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Mitsubishi Outlander Sport Front Brake Pads Replacement Guide
How to change the front brake pads on a 3rd generation 2011-2017 Mitsubishi Outlander Sport including part numbers.

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2015 Outlander Sport Front Wheel
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Slightly Loosen Lug Nuts
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Raise Front of SUV

This automotive maintenance tutorial was specifically written to assist owners of the third generation (2011, 2012, 2013, 2014, 2015, 2016 and 2017) Mitsubishi Outlander Sport in changing the front disc brake pads and lubricating the caliper slider pins.

Owners of other Mitsubishi vehicles such as the Lancer, Outlander, Mirage, ASX, RVR, Galant, I-MIEV, Montero, Eclipse, 3000GT, Endeavor, Raider, Diamante, Attrage, Carisma, Colt, Grandis, Magna, Pajero and the Space Star may also find these DIY instructions to be helpful.

The tools and other items needed to complete this procedure include a lug nut wrench, a floor jack, two jack stands, a 14mm socket with a 3/8" drive ratchet, a "C" or "F" clamp, and a tube of brake parts lubricant grease.

A few compatible replacement sets of new front brake pads with their part numbers are as follows: Wagner QC866, ACDelco 14D866CH, Centric 104.08660, Bosch BP866, Power Stop Z23-866 and Dura International BP866 C.

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Spin Off Five Lug Nuts
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5 Lug Nuts Removed
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Caliper, Bracket & Rotor
The first two steps are to park the SUV on a level surface and turn off the ignition.

Then engage the emergency / parking brake and place wheel chocks on both sides of the rear wheels to prevent the vehicle from moving.

Slightly loosen the five lug nuts on the front wheel by turning them counterclockwise about 1/4 to 1/2 turn.

I prefer to work on one side of the car at a time to keep three tires on the ground for extra safety.

Carefully raise the front of the SUV and securely support it with at least two jack stands.

Spin off the five lug nuts and set them aside in a safe place.

Remove the front wheel to reveal the caliper, bracket, rotor and suspension.

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Front Brake Caliper
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Loosen Upper Caliper Bolt
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Loosen Lower Caliper Bolt
The front brake caliper is held in place to the bracket by two bolts located on the back side of the caliper with the bolt heads facing in towards the engine bay.

Loosen the two caliper bolts by turning them clockwise (as seen from the outside of the SUV) with the 14mm socket and a 3/8" drive ratchet.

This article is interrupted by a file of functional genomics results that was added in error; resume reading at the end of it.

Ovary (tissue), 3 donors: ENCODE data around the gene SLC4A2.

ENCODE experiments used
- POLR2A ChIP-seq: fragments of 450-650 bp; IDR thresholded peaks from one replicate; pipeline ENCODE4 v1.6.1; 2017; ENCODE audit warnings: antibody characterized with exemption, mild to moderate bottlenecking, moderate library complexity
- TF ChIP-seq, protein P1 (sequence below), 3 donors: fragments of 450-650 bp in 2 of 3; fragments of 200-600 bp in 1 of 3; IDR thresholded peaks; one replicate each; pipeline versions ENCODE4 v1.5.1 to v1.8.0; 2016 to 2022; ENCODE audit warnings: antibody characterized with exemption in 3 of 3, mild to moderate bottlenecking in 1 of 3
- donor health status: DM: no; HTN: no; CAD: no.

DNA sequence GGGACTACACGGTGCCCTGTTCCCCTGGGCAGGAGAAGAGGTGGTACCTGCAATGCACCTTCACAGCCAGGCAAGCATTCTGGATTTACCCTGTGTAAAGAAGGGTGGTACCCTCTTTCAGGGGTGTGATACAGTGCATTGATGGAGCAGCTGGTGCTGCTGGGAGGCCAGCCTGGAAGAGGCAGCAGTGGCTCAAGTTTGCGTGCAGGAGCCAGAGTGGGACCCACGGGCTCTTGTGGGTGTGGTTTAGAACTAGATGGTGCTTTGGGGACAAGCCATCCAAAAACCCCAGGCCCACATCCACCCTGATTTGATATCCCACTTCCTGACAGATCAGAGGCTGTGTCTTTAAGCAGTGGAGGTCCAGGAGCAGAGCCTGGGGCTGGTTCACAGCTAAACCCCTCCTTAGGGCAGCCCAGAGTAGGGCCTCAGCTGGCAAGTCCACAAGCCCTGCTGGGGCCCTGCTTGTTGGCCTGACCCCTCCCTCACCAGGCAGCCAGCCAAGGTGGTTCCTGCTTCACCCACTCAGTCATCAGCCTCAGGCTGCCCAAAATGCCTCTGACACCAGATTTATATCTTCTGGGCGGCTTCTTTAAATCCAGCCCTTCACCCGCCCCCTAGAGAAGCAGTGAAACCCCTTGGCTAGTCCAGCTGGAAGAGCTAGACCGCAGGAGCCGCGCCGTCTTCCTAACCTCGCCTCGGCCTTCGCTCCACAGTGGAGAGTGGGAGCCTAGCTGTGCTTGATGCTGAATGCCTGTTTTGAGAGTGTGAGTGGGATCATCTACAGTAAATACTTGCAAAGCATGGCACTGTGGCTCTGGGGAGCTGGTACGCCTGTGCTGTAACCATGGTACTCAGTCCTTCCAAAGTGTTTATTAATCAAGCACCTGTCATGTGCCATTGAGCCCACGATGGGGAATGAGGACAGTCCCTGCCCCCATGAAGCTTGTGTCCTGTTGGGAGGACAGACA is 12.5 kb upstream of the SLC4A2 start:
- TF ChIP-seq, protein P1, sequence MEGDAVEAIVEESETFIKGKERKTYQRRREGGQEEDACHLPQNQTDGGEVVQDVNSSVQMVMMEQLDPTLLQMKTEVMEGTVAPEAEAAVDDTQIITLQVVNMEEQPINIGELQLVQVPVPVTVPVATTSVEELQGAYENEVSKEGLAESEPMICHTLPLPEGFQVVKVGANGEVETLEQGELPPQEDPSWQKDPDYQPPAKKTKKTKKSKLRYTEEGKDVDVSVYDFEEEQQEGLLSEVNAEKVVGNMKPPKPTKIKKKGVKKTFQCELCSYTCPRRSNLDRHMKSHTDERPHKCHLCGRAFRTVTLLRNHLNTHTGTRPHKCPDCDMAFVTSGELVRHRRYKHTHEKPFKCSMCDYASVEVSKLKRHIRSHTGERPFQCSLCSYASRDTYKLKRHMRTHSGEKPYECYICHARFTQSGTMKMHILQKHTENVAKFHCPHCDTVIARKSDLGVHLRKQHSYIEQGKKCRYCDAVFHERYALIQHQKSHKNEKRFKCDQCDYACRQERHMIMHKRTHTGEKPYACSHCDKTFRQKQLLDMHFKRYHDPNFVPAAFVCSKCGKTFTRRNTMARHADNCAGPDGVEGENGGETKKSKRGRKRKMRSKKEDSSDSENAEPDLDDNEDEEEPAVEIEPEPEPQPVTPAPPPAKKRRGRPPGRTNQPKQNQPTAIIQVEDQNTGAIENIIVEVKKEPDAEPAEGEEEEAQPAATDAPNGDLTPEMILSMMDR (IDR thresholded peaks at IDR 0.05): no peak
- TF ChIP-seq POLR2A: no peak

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Spin Out Top Caliper Bolt
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Top Caliper Bolt / Pin
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Bottom Bolt / Slider Pin
Spin out the two caliper bolts which also act at the caliper slider pins or "guide bolts".

Set the two combination caliper bolts and slider pins aside in a safe place.

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Pull Off Brake Caliper
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Rest Caliper On Suspension
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Remove Old Brake Pads
Carefully pull the brake caliper off the old pads and out of the bracket.

Rest the caliper on the suspension. Try to avoid bending, kinking, stressing or pulling on the rubber brake hose.

Pull the two old brake pads out of the bracket and make a mental note of where the wear indicator bar or "squeal" bar is situated.

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Wear Bar - Top Inner Pad
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Remove Old Outer Pad
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Replace Pad Abutment Clips
On this 2015 Outlander Sport, the wear indicator bar was located at the top of the old inner brake pad.

If your new set of front brake pads includes replacement brake hardware, pull the old pad abutment or "anti-rattle" clips out of the top and bottom of the bracket.

Apply a thin layer of brake caliper grease to the new pad abutment clips where they will come in contact with the bracket or the new pads.

Push the new pad abutment clips in to the top and bottom of the bracket.

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Attach "F" Clamp To Caliper
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Brake Fluid Reservoir
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Twist Off Reservoir Cap
In order for the caliper to fit over the thicker new brake pads, the caliper piston needs to be compressed back.

Attach the "C" or "F" clamp to the caliper and use the back of an old brake pad to evenly distribute the pressure across the piston.

Move to the right rear area of the engine bay and twist off the brake fluid reservoir cap in the counterclockwise direction.

Removing the reservoir cap will allow the brake fluid to more easily travel back through the lines when you compress the caliper pistons.

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Compress Caliper Piston
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Replace Reservoir Cap
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Install New Outer Brake Pad
Slowly turn the "F" clamp handle in the clockwise direction to compress back the caliper piston until it is just about flush with the rubber dust boot surrounding it.

Check the brake fluid reservoir while you are compressing the piston to make sure it doesn't over flow.

Try to avoid pinching or otherwise damaging the rubber dust boot around the caliper piston.